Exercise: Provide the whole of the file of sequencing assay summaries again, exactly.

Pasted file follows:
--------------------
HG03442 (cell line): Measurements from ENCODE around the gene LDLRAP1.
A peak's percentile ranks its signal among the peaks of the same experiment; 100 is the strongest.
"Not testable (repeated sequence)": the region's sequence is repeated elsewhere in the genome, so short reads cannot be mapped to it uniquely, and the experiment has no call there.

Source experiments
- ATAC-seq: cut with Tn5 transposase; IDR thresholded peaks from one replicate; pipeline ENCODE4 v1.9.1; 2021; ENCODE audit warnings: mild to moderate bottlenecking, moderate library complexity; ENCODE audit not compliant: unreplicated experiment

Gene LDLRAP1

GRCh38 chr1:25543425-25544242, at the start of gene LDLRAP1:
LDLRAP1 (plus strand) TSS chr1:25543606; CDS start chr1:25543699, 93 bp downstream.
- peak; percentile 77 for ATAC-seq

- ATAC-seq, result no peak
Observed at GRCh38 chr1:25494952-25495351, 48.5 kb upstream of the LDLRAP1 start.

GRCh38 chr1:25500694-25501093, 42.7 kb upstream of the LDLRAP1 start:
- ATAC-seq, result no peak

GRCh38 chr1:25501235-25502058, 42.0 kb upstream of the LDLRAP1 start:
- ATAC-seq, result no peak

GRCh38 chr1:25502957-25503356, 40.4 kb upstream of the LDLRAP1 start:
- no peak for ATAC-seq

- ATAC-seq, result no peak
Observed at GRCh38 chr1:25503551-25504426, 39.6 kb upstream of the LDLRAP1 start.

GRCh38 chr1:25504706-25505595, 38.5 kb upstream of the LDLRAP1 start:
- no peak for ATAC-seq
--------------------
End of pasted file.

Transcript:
HG03442 (cell line): Measurements from ENCODE around the gene LDLRAP1.
A peak's percentile ranks its signal among the peaks of the same experiment; 100 is the strongest.
"Not testable (repeated sequence)": the region's sequence is repeated elsewhere in the genome, so short reads cannot be mapped to it uniquely, and the experiment has no call there.

Source experiments
- ATAC-seq: cut with Tn5 transposase; IDR thresholded peaks from one replicate; pipeline ENCODE4 v1.9.1; 2021; ENCODE audit warnings: mild to moderate bottlenecking, moderate library complexity; ENCODE audit not compliant: unreplicated experiment

Gene LDLRAP1

GRCh38 chr1:25543425-25544242, at the start of gene LDLRAP1:
LDLRAP1 (plus strand) TSS chr1:25543606; CDS start chr1:25543699, 93 bp downstream.
- peak; percentile 77 for ATAC-seq

- ATAC-seq, result no peak
Observed at GRCh38 chr1:25494952-25495351, 48.5 kb upstream of the LDLRAP1 start.

GRCh38 chr1:25500694-25501093, 42.7 kb upstream of the LDLRAP1 start:
- ATAC-seq, result no peak

GRCh38 chr1:25501235-25502058, 42.0 kb upstream of the LDLRAP1 start:
- ATAC-seq, result no peak

GRCh38 chr1:25502957-25503356, 40.4 kb upstream of the LDLRAP1 start:
- no peak for ATAC-seq

- ATAC-seq, result no peak
Observed at GRCh38 chr1:25503551-25504426, 39.6 kb upstream of the LDLRAP1 start.

GRCh38 chr1:25504706-25505595, 38.5 kb upstream of the LDLRAP1 start:
- no peak for ATAC-seq